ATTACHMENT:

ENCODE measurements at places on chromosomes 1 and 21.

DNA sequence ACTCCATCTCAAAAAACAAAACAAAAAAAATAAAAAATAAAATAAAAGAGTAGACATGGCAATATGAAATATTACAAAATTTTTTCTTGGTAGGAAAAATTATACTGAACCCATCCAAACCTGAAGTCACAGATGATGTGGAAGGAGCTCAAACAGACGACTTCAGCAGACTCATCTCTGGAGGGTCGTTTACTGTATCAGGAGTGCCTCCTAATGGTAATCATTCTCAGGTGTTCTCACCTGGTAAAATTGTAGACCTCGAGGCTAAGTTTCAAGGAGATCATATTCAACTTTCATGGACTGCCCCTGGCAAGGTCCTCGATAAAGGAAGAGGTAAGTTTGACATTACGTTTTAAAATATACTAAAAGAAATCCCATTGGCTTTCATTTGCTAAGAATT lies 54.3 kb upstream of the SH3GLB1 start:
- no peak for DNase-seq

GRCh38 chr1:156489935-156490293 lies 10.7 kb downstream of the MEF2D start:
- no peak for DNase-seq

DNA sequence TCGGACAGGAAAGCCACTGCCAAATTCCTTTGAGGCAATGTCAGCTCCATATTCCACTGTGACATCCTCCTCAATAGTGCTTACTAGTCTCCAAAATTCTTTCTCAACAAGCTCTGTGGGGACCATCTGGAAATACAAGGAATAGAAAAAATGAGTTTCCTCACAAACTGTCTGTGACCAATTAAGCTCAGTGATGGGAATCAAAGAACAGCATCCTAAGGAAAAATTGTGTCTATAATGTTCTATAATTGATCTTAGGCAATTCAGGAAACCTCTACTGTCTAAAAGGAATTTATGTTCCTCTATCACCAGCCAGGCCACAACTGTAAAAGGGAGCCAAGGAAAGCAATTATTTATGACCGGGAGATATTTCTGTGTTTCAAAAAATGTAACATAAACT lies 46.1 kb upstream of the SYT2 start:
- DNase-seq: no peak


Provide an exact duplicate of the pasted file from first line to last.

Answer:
ENCODE measurements at places on chromosomes 1 and 21.

DNA sequence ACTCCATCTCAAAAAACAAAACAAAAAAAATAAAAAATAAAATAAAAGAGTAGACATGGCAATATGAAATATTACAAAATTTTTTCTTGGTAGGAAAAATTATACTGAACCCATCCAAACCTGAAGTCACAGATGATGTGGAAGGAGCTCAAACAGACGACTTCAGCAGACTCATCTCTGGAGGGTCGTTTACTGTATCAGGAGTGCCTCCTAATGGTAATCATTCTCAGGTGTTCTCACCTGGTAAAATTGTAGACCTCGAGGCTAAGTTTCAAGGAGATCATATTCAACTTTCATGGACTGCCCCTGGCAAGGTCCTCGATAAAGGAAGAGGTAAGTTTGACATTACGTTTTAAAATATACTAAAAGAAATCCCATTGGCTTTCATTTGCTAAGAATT lies 54.3 kb upstream of the SH3GLB1 start:
- no peak for DNase-seq

GRCh38 chr1:156489935-156490293 lies 10.7 kb downstream of the MEF2D start:
- no peak for DNase-seq

DNA sequence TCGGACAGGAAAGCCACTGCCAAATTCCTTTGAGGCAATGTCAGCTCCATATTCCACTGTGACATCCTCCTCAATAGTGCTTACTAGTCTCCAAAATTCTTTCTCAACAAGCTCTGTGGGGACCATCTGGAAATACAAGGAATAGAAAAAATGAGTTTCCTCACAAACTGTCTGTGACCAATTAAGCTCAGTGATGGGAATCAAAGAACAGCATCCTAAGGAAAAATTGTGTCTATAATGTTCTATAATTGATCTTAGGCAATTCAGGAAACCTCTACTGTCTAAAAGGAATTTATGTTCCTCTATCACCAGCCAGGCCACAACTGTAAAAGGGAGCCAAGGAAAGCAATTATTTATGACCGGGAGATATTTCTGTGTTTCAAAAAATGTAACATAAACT lies 46.1 kb upstream of the SYT2 start:
- DNase-seq: no peak